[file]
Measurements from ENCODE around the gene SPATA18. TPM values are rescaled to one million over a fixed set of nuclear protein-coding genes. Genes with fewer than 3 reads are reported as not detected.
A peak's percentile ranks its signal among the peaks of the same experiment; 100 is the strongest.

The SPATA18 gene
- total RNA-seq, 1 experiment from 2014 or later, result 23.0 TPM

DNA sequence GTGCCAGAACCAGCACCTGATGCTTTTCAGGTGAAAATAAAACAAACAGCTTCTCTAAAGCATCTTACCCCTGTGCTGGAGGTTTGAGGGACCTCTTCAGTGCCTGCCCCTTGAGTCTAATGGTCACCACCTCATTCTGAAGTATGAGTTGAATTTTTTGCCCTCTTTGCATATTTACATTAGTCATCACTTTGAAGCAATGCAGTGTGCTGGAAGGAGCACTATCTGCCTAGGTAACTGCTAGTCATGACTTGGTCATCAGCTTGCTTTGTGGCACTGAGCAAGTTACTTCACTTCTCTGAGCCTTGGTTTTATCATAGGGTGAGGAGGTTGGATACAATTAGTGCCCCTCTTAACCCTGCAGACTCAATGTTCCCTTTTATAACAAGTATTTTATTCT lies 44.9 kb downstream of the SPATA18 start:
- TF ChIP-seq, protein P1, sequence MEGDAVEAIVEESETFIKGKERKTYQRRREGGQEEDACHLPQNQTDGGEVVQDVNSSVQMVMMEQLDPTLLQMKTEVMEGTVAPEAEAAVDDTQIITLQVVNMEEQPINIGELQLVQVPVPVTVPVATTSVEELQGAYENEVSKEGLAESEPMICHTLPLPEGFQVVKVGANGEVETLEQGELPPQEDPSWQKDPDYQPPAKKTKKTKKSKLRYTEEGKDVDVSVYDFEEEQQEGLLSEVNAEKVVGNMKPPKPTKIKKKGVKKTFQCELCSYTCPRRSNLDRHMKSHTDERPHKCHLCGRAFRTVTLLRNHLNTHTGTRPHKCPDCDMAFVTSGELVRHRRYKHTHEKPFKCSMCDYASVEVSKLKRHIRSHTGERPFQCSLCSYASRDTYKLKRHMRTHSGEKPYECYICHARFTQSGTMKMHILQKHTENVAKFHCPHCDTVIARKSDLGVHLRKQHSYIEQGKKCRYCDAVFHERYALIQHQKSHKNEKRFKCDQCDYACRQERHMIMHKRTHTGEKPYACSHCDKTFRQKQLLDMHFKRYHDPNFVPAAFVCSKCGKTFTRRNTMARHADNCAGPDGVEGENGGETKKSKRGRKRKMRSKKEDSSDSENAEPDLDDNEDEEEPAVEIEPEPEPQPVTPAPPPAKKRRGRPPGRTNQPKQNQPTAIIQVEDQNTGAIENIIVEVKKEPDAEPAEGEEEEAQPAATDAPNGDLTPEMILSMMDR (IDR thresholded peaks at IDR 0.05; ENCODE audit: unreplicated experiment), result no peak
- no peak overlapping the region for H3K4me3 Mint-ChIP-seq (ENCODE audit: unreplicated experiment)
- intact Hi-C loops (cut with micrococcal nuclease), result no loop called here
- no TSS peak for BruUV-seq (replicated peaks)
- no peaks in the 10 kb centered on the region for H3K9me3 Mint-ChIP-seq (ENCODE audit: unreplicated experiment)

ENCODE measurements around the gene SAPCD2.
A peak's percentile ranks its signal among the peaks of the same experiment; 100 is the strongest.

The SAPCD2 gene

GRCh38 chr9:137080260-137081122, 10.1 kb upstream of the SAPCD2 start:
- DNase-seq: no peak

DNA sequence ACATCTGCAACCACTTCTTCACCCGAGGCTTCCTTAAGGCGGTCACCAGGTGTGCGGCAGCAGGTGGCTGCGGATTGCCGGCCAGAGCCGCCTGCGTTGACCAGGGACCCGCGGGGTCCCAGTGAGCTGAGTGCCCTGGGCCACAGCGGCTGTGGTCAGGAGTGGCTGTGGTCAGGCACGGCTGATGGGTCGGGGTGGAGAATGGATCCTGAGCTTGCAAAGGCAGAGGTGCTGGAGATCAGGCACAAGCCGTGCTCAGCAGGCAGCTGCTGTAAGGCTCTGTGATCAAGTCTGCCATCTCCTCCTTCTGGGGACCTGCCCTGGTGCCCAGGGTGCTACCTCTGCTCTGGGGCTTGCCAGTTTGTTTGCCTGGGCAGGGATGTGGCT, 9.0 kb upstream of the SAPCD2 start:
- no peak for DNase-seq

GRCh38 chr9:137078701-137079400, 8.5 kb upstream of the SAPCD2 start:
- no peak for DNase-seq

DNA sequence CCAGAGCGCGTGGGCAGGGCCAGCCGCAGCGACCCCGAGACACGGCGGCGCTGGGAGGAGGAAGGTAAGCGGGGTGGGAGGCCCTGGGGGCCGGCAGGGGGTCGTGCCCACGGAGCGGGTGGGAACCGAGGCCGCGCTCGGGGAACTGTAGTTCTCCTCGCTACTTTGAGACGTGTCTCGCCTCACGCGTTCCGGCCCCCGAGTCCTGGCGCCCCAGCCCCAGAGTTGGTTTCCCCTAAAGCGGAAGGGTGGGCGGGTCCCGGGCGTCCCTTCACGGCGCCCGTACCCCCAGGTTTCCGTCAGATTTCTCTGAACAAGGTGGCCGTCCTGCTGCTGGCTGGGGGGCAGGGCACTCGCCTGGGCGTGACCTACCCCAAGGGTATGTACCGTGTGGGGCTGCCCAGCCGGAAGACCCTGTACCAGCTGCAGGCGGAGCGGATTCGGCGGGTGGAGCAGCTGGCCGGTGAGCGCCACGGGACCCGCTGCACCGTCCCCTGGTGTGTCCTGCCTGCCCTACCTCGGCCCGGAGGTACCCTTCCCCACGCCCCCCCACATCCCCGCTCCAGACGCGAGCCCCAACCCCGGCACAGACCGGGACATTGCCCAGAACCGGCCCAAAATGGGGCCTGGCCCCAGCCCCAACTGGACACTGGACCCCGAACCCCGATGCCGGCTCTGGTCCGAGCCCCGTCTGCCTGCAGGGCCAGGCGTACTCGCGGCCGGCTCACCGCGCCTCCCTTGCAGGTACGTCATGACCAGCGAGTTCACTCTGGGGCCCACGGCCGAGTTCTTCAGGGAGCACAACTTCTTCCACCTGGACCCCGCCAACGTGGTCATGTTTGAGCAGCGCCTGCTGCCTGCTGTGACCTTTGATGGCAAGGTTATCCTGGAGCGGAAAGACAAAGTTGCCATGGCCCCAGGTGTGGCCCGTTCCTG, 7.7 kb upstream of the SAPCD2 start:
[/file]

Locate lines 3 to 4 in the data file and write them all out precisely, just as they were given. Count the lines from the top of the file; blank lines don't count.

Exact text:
The SPATA18 gene
- total RNA-seq, 1 experiment from 2014 or later, result 23.0 TPM